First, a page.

Healings by Asclepius in Epidaurus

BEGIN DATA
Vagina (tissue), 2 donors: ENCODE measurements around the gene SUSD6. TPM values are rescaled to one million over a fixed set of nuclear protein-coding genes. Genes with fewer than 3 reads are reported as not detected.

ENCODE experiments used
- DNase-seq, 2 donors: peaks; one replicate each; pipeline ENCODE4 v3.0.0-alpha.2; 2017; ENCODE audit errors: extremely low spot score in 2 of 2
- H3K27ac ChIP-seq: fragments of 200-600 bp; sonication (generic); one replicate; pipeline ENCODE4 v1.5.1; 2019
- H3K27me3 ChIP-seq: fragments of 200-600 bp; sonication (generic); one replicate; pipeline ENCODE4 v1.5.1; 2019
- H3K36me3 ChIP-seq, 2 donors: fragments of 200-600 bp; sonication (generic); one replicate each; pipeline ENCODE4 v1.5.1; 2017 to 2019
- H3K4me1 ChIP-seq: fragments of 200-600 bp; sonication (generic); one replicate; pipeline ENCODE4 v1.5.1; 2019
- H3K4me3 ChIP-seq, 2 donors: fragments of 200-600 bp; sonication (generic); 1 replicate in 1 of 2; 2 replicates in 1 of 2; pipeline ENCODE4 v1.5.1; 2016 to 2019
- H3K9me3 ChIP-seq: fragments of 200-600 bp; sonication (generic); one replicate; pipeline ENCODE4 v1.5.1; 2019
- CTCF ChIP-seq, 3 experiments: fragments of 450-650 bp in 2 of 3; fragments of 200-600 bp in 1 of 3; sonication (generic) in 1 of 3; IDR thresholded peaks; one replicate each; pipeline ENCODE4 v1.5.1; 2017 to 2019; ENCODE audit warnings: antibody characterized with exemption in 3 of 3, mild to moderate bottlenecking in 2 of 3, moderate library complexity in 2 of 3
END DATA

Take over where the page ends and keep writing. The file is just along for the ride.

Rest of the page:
The four steles from Epidauros, the first of which is analyzed here, are the best known examples of iamata or satationes, that is epigraphs describing miracolous healings attributed to the intervention of Asclepios. The term iamata indicates both the healing tales collected in ‘official’ corpora in Asclepios’ sanctuary and privates inscriptions thanking the god for the recovered health. The Epidaurian Iamata were probably exposed in the stoà-abaton, the place where dream incubations took place, in an age of great developement of the Asclepieion. A phase of colossal monumentalization started from the 370 a.C. ca., in parallel with an increase of the popularity of Asclepios’ cult. Probably the language of the steles, which shows a complex mixture of dialectal forms and koine novelties, represents the sanctuary’s will to communicate efficaciously with the growing panellenc public of pilgrims. The Iamata contain seventy tales, not all completely readable because of the many lacunae especially in the last two steles. The tales from Epidauros stand out from the other sanationes for the richness of the themes they address and the vivacity of their style. In the most common situation the sick pilgrim goes to the Abaton and dreams to be healed by Asclepios; the next day he is fully recovered and leaves the sanctuary. However, there are plenty of significative variations: on some occasions the patient may be cured while is awake, in others the god is replaced by snakes or dogs, in others the divine intervention does not consist in healing, but in the recomposition of a broken cup or in the finding of a treasure. Despite this, the tales feature several structural affinities: each of them opens with the short presentation of the protagonist, where the pilgrim’s name, provenience and troubles are mentioned. The many toponyms mentioned in the tales confirm the panellenic importance of the Epidaurian cult: not only we find nearby centers (Trezene, Hermione, Argos, etc.) but also places located far from Argolid (Epiros, Mytilene, Cnido, etc.). The deseases are various too: pilgrims visit the sanctuary to cure blindness, mutism, paralysis, infertility, war wounds and even lices. The diseases are usually sintetically mentioned at the beginning of every tale. In some cases the style is so schematic and elliptical that it recalls the medical cases described in hippocratic Hepidemics or the catalogues registred the visitors and their offerings to the sanctuaries. Lastly, the Epidaurian tales show a strong attention to the narrative aspects: for example they linger on the most impressive details of the deseases, which are often intensified and amplified. They often claim that the situation was hopless and the pilgrim suffered for a long time before being healed by the god. This is probably a tipical feature of Sanationes, as this kind of accounts had the purpose to glorify the healing power of Asclepios and encourage the patients to trust his treatments.